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12 mars 2014 3 12 /03 /mars /2014 21:45
South African expertise and equipment again adds value to UN DRC operations


12 March 2014 defenceWeb


The South African contingent of the MONUSCO Force Intervention Brigade (FIB) has again proven its worth in the DRC with Rooivalk combat support helicopters and infantry soldiers pivotal in an encounter with APCLS (Alliance of Patriots for a Free and Sovereign Congo) rebels.


One of the three 16 Squadron Rooivalks that are now part of the FIB’s aviation unit provided air support for a South African infantry battalion in an attack on an APCLS stronghold at the weekend, Afrikaans daily Beeld reported.


“No South Africans were injured in the encounter and at least 11 rebels were killed,” Captain (SAN) Jaco Theunissen, SA National Defence Force (SANDF) Joint Operations spokesman told the paper.


The South Africans were, as in previous engagements with rebel groups including M23, deployed in support of FARDC, the Armed Forces of the DRC.


The weekend engagement took place in the Nyabiondo/Lukweti area of North Kivu, north-west of Goma.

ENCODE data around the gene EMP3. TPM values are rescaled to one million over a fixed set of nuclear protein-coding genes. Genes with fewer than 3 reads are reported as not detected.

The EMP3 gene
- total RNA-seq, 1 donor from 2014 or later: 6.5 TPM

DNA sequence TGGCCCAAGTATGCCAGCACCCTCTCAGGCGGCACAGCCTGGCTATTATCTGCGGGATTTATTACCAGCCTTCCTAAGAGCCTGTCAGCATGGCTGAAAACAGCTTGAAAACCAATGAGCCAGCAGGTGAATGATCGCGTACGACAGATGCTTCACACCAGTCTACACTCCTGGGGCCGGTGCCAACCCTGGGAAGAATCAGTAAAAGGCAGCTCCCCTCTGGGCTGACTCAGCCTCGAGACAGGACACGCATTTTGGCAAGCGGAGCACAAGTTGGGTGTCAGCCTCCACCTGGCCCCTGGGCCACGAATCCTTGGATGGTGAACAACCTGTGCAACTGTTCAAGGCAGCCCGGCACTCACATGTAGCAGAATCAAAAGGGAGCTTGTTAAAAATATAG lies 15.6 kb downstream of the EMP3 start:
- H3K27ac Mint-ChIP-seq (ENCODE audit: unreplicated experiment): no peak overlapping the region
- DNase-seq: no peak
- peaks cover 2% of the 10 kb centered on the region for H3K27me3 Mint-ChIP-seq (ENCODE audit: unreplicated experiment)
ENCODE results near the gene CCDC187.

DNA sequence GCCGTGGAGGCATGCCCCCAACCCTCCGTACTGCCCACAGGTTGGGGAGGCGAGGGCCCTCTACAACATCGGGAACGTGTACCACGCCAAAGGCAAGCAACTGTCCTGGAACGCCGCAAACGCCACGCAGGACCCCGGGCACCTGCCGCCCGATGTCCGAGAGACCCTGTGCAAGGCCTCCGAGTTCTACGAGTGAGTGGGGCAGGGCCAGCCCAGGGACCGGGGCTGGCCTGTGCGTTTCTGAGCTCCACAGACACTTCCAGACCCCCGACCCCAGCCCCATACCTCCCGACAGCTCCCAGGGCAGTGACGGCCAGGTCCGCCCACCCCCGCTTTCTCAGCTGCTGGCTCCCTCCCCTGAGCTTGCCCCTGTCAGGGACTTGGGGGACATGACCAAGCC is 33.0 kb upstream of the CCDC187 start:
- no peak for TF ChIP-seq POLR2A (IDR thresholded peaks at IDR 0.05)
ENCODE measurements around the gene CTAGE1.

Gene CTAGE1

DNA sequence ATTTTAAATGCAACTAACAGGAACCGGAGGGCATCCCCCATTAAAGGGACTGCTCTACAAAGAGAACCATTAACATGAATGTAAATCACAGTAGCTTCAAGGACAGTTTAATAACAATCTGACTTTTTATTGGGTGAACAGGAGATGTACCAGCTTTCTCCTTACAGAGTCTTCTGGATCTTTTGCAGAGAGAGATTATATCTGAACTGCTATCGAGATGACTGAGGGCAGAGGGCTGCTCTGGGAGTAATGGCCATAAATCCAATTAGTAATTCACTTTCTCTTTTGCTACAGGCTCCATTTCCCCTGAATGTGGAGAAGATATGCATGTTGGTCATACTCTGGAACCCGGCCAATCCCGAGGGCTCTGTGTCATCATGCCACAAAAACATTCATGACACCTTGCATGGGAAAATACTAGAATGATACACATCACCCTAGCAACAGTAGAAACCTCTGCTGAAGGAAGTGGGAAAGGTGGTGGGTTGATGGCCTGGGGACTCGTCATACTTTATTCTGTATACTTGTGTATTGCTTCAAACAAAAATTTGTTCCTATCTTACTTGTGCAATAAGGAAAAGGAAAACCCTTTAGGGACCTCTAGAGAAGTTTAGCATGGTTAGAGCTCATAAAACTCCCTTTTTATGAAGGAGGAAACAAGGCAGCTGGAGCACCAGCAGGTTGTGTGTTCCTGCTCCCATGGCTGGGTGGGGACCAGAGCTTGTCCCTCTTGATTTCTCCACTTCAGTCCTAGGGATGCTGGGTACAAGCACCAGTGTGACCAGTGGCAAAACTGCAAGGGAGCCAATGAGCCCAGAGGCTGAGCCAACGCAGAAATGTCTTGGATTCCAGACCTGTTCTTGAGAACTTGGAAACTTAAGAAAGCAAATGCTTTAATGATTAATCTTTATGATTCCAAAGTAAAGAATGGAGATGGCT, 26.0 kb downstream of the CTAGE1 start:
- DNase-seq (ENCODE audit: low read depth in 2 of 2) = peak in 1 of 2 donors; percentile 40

APCLS rebels had taken up position on a mountain top and were using 12.7mm and 14.5 mm machine guns to keep the FIB/FARDC ground troops at bay. Efforts to dislodge the rebels using mortars proved unsuccessful and saw the Rooivalk called in to provide air support.


“The target was neutralised by Rooivalk by mid-Sunday afternoon and the rebel group deserted their position and ran away according to reports from soldiers on the ground,” Theunissen said adding the full extent of the damage suffered by the rebels was unknown, with 11 still to be confirmed kills.


A source told Beeld this was “just about the end” of APCLS.


“The FIB has taken back a number of towns previously controlled by APCLS,” he said.


According to Institute for Strategic Studies (ISS) DRC specialist Stephanie Wolters, APCLS is one of the smaller rebel groups operating in eastern DRC but it has been a factor in the overall destabilisation of the country.


Since being deployed to DRC last year as part of the FIB, the first ever UN peacekeeping mission to be given an offensive mandate, the South African contingent has been active in ensuring M23’s retreat into Uganda.


The South African developed and built Rooivalk has been in the forefront of a number of FARDC/FIB sorties against various rebel groups including the ADF (Allied Democratic Forces).


The combat support helicopter has earned high praise from Martin Kobler, MONUSCO head.


“Its accuracy enables us to achieve our clear objectives, including protection of civilians.”


The 16 Squadron rotary-winged aircraft were airlifted to the DRC last October and, in addition to several attacks on rebel forces and positions, have also flown reconnaissance and escort missions in the strife-torn country.